But taking it as it is in the show, is Spike 'evil'? For most of the show, he's a soulless vampire and morally unable to distinguish between selfish desires and selfless love. But it's a problematic evil - because many of the actions that Spike takes are based on a supposedly 'selfish' love that isn't that much different from regular human beings. When it's pointed out that Spike only did such-and-such to impress Buffy because he wants her, why is that more 'evil' than Willow trying to impress Oz? Or Buffy trying to impress Angel? We're all a mixture of good and evil if we judge it solely by selfish vs selfless standards.

    If we perceive evil as an absence of something, however, then it becomes more complex. It's not that Spike tries to impress Buffy by helping a victim, but the fact that he is 'lacking' the empathy that he performs for her benefit. The idea of evil vs good then becomes all about authenticity - are his motives pure? Is he lying? Does he care at all outside of impressing her? When he hangs his head in Intervention, is he showing remorse or is he just parroting the emotion like a Buffybot? The problem is that such depths of feeling are unquantifiable - one fan may see genuine distress when another only sees selfish motives.

    I agree with Cheese Slices and others that it's all about limitation with Spike rather than absence. Spike can make baby steps towards developing genuine human emotions - most likely because his vampire physiology requires the human mimetics of memory and emotional response of his former self to function. Spike can draw upon the dormant qualities of William to some extent - he must anyway or he wouldn't be able to function - but without a 'soul' (which I perceive as probably requiring a complete physiological rewiring of a vampire as well as adding the nebulous element of spiritual consciousness), Spike can only draw upon his limited skill set so far. Whether you can call that moral growth probably depends upon how you feel about Spike's 'authenticity' in terms of motives. So the conversation about good vs evil becomes more focused on degree rather than kind.

    And the degree to which a vampire can even reach towards good probably depends on a lot - as bespangeled says, the chip worked as a conditioning agent. It probably also has a lot to do with Spike's former human self - who was not without his own flaws. I know that we got into a bit of a tiff when discussing William's relationship with his mother a while back, but I still maintain that William's character flaws are enlarged in Spike to a grotesque degree and demonstrate how much influence the original human self has on the vampire.

    Did a lot of fans want Spike to be able to bridge that divide on his own and reclaim his former human self in terms of morality? Yes. Did the writers object for various reasons? Yes. But I think that we're not fully thinking out why that might be the case - why certain people might want Spike to realize goodness on his own. I think that some fans view it as a radical departure that overthrows a lot of societal moral strictures that are oppressive, prejudicial and cruel and tie Spike's situation to real-life examples in which 'morality' has been a nightmarish aggregate of horrors against people because of their gender, race, sexuality, religion - basically, a morality that only exists to define a uncomfortable difference that ends in building societal structures that exclude and punish.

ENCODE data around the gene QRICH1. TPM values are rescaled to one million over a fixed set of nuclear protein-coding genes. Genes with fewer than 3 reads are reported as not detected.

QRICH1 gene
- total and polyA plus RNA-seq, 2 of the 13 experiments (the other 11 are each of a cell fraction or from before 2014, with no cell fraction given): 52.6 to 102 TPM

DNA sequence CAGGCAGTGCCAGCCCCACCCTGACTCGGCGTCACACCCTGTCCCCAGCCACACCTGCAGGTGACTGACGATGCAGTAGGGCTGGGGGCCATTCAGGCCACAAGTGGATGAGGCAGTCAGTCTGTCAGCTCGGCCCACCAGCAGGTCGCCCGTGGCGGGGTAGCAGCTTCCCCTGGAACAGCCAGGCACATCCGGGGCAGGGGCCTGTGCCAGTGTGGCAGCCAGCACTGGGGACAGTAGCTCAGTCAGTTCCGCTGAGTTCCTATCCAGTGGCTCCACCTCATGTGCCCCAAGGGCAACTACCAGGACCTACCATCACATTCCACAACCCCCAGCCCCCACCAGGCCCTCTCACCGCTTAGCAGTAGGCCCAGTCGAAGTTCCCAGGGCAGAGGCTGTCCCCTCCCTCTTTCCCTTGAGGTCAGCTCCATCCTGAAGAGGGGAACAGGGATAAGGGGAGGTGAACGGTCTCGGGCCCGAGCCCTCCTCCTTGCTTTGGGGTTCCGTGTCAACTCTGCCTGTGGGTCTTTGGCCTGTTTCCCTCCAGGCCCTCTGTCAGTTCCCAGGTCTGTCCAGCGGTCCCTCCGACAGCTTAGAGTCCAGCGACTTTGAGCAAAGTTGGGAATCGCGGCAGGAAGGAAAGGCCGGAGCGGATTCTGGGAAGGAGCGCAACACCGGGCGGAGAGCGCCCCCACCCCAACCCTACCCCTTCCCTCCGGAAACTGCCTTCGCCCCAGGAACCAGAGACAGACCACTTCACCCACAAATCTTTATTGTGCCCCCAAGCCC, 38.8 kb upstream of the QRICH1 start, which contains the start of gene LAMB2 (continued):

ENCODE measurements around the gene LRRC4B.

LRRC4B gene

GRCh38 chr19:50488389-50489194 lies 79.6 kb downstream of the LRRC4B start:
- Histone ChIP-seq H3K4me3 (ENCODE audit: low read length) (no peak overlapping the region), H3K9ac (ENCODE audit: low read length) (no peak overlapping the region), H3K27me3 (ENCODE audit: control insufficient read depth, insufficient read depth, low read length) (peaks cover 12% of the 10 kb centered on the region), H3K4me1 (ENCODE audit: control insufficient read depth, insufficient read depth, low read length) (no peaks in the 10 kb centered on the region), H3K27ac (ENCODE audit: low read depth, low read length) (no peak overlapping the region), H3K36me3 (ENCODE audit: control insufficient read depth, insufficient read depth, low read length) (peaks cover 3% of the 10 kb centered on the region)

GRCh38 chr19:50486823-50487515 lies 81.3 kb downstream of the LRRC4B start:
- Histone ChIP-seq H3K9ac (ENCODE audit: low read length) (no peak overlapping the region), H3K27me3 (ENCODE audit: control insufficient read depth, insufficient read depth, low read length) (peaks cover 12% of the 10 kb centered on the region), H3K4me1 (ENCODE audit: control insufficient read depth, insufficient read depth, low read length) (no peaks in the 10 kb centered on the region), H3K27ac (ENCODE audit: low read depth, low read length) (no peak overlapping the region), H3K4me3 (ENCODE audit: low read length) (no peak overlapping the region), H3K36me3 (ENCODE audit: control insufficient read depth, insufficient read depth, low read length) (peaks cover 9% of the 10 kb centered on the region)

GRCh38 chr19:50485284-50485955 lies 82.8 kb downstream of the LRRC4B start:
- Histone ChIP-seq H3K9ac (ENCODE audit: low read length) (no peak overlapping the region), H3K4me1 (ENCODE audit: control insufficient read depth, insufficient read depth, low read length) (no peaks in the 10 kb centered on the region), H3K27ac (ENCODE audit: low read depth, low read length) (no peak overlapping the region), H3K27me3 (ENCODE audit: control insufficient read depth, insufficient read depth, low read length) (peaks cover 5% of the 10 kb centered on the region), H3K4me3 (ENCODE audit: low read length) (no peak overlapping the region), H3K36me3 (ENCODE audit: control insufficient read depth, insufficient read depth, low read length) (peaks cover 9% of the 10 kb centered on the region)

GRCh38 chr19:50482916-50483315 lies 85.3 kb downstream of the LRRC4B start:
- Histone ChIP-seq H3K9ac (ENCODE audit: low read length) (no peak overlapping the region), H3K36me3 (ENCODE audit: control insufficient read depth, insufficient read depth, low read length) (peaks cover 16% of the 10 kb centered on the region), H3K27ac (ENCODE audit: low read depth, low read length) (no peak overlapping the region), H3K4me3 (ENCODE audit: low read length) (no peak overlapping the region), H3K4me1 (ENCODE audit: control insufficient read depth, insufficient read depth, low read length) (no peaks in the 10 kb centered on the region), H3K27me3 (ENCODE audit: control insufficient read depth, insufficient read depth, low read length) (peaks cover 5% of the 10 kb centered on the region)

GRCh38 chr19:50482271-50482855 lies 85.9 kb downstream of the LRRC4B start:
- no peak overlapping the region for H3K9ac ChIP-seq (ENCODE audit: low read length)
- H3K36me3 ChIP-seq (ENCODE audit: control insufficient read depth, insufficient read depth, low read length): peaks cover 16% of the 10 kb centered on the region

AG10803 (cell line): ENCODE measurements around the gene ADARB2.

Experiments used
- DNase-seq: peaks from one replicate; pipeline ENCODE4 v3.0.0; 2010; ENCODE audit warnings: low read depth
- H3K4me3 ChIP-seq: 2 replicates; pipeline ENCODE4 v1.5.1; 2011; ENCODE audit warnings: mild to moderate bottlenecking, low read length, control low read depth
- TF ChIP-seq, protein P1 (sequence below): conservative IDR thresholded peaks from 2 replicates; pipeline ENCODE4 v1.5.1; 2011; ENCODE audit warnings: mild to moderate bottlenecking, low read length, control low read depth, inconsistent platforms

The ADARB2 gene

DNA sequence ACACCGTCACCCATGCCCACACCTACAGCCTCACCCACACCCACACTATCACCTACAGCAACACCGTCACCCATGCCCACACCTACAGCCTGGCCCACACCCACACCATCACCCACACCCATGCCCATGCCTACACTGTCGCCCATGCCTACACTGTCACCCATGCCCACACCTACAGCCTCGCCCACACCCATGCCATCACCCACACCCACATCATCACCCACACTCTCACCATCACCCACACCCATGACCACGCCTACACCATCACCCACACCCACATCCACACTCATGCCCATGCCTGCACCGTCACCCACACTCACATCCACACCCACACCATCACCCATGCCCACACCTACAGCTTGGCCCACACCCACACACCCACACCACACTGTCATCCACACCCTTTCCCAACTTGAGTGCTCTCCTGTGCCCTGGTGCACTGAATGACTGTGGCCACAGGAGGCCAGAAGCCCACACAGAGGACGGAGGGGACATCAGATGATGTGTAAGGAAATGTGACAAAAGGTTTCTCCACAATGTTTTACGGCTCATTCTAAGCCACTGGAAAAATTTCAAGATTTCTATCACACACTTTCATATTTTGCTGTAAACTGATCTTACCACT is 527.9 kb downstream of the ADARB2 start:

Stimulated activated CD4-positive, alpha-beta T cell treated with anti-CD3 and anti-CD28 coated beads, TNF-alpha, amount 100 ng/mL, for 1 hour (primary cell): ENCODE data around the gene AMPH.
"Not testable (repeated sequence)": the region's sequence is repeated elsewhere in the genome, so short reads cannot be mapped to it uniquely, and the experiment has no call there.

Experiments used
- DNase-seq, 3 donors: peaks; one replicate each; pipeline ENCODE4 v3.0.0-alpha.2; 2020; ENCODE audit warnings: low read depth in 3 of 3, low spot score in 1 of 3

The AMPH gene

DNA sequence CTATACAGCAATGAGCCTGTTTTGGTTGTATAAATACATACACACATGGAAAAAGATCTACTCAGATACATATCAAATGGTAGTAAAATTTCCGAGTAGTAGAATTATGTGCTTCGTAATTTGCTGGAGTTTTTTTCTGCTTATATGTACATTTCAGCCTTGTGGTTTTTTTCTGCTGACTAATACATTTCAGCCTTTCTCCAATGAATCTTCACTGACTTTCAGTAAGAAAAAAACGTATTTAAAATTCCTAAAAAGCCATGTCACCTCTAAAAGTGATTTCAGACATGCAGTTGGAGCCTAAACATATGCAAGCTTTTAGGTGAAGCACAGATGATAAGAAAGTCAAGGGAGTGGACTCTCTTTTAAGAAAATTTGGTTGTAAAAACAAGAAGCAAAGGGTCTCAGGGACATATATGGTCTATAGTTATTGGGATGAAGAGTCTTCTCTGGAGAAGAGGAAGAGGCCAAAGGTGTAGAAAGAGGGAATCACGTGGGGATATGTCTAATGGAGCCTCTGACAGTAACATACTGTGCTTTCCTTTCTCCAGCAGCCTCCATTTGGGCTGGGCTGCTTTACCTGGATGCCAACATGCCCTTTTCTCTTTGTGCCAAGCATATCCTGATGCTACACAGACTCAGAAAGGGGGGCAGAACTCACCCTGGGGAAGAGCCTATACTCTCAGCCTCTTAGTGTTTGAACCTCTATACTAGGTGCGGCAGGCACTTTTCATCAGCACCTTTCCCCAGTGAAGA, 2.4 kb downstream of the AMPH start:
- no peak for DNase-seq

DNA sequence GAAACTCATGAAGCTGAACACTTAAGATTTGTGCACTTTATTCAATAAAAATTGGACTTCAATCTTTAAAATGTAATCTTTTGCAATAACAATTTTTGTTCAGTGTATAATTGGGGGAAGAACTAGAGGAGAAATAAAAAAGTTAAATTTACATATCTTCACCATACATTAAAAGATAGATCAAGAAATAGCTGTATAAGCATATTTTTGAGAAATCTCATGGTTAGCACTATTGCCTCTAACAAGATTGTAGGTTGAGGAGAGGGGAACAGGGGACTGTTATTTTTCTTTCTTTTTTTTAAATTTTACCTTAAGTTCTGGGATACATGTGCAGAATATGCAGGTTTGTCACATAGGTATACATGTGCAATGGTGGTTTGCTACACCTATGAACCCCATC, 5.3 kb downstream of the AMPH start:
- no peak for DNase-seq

It's a really tricky situation to divine what fans are thinking and why they feel so strongly about things. The hoary old "they won't sleep with you" as a response to any and all defenses of a character is really off-putting. The idea that fans just like Spike because they want to sleep with him or find him sexy is really reductionist - but it's a tenant of literary and journalistic know-nothings that fan fiction is primarily wish-fantasy by women who are desperate for sex and want to just endlessly write about sexy men who sparkle. This reading is sexist to the core and hilariously ignores the fact that most of the media today still shows out-of-shape older men marrying or dating hot young women decades younger than them. The double-standard is just amazing.

    Finally, imo the whole serial killer analogy only really works so far. Vampires are only partly human per the show's lore, whereas serial killers are 100% human. Serial killers only kill other humans for pleasure or personal gain, while vampires primarily kill humans to feed, though they definitely seem to enjoy "playing with their food". Of course it varies from one vamp to another but their nature is simply not the same as serial killers', and serial killers do not kill because something external happened to them; whether they later repent or not, they remain the same person throughout their entire life.
    Swinging back to Buffy and Spike - I think that Spike IS a predator naturally as a vampire - but I've never, ever liked the formulation 'vampire = serial killer' because the supernatural world of Buffy with a powerful female Slayer and a soulless vampire really lies in a different country than women writing love letters to Ted Bundy. So I agree.

    Buffy and Spike obviously are equals in terms of strength and power - in fact, Buffy has had the advantage of him when he's chipped until she comes back from the dead - and so the power inequities that would normally exist between a man and a woman in real life don't apply here. The same goes for Xander and Anya in some respects. He's now stronger than Anya, but her knowledge of everything is far more vast - they complement each other in a very different way than your average male/female relationship.